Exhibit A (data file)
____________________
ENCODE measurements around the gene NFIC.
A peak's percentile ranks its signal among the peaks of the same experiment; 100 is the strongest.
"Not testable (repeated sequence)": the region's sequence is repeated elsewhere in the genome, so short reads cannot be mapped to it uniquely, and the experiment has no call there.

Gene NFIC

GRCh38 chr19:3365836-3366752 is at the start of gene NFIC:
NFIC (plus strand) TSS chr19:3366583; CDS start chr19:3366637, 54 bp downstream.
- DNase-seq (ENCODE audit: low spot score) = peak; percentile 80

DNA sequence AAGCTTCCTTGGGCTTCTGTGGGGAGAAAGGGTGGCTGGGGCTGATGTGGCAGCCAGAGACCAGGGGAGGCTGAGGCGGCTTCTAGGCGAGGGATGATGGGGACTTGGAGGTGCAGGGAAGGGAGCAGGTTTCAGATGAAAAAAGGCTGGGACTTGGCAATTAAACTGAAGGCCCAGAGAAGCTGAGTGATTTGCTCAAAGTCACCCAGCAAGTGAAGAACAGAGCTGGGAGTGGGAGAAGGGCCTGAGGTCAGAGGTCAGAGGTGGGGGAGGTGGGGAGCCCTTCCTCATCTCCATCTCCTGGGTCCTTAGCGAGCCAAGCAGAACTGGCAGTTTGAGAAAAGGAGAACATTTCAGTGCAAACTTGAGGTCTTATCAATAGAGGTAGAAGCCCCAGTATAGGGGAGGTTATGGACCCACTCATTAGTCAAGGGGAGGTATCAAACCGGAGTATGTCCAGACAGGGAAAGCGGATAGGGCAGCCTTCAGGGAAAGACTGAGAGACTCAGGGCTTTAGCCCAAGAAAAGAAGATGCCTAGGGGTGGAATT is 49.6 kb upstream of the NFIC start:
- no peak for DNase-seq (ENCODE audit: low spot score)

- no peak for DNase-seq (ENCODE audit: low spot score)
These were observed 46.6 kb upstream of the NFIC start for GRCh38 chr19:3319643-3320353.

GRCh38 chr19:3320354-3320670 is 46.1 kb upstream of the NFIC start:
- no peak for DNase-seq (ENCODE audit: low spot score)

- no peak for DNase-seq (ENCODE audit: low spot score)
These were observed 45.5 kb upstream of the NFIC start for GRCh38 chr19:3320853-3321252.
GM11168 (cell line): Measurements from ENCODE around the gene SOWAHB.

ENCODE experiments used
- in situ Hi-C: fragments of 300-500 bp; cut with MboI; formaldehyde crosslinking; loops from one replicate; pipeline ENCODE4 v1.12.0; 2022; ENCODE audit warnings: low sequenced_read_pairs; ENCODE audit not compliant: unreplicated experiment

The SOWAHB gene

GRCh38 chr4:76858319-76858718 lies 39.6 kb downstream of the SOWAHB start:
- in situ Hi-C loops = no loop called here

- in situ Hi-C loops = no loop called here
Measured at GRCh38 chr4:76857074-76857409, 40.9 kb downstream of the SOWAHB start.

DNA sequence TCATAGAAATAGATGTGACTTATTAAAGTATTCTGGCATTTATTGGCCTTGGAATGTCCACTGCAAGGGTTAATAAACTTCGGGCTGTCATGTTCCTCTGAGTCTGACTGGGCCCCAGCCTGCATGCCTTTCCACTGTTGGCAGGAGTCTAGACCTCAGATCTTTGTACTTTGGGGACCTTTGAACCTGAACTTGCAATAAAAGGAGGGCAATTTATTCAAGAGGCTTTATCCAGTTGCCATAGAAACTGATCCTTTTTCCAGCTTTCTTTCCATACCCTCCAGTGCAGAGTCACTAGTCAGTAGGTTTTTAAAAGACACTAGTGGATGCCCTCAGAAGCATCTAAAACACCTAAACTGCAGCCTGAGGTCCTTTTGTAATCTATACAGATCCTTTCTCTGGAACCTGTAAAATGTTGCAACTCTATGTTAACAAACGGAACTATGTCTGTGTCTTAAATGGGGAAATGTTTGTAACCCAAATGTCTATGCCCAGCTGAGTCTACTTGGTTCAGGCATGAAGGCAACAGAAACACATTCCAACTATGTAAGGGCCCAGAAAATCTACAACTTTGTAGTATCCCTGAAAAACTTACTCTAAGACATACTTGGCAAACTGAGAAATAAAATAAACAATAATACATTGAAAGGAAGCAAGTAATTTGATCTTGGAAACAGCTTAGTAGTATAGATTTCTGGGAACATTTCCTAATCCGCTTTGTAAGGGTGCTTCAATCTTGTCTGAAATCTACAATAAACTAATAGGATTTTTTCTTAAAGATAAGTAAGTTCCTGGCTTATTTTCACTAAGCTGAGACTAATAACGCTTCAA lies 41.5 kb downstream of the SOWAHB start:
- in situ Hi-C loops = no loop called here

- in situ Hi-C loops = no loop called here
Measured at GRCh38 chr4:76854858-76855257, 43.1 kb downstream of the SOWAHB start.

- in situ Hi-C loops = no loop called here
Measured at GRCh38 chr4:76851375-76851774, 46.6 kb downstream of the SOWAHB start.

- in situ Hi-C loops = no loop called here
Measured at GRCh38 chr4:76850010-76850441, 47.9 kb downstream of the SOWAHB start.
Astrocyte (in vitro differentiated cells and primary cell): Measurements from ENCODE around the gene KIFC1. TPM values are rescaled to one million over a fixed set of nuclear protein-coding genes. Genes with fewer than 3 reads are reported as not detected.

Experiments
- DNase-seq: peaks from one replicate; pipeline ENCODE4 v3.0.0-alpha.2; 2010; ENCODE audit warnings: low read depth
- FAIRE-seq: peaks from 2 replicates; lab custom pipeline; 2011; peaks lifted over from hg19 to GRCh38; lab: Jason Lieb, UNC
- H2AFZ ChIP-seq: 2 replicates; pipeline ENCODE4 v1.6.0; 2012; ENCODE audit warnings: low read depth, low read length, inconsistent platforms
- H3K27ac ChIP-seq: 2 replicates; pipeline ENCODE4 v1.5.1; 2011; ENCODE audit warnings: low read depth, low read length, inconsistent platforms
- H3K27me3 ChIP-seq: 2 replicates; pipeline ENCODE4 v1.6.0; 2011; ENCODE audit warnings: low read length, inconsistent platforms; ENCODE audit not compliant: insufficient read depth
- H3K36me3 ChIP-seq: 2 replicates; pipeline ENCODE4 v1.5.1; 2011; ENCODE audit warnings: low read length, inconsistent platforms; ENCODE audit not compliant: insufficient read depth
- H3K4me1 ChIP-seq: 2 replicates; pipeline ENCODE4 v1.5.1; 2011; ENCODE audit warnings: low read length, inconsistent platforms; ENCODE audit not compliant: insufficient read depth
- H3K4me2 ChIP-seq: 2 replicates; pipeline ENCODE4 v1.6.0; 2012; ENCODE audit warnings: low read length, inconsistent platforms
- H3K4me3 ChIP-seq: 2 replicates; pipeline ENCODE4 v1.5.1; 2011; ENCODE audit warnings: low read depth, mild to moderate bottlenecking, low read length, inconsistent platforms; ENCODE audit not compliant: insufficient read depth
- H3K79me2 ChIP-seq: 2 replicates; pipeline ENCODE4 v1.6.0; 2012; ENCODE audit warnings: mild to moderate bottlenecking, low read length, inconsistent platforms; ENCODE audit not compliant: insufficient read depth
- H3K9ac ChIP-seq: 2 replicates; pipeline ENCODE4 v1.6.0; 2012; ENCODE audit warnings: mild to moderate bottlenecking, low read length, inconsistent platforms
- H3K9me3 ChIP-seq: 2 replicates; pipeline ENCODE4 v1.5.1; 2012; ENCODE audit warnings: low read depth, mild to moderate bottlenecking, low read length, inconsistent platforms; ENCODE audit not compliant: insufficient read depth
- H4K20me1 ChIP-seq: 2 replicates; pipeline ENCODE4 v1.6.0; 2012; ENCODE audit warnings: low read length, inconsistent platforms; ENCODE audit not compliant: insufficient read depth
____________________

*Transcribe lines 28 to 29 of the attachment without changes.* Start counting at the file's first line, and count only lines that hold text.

- in situ Hi-C loops = no loop called here
Measured at GRCh38 chr4:76851375-76851774, 46.6 kb downstream of the SOWAHB start.